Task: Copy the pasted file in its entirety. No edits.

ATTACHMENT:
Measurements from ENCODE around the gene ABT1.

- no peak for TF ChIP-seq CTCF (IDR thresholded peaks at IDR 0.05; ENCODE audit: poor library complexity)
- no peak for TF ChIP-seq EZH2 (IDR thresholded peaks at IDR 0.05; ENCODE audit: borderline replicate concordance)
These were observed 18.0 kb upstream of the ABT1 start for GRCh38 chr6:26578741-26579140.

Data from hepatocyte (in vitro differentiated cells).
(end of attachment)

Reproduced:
Measurements from ENCODE around the gene ABT1.

- no peak for TF ChIP-seq CTCF (IDR thresholded peaks at IDR 0.05; ENCODE audit: poor library complexity)
- no peak for TF ChIP-seq EZH2 (IDR thresholded peaks at IDR 0.05; ENCODE audit: borderline replicate concordance)
These were observed 18.0 kb upstream of the ABT1 start for GRCh38 chr6:26578741-26579140.

Data from hepatocyte (in vitro differentiated cells).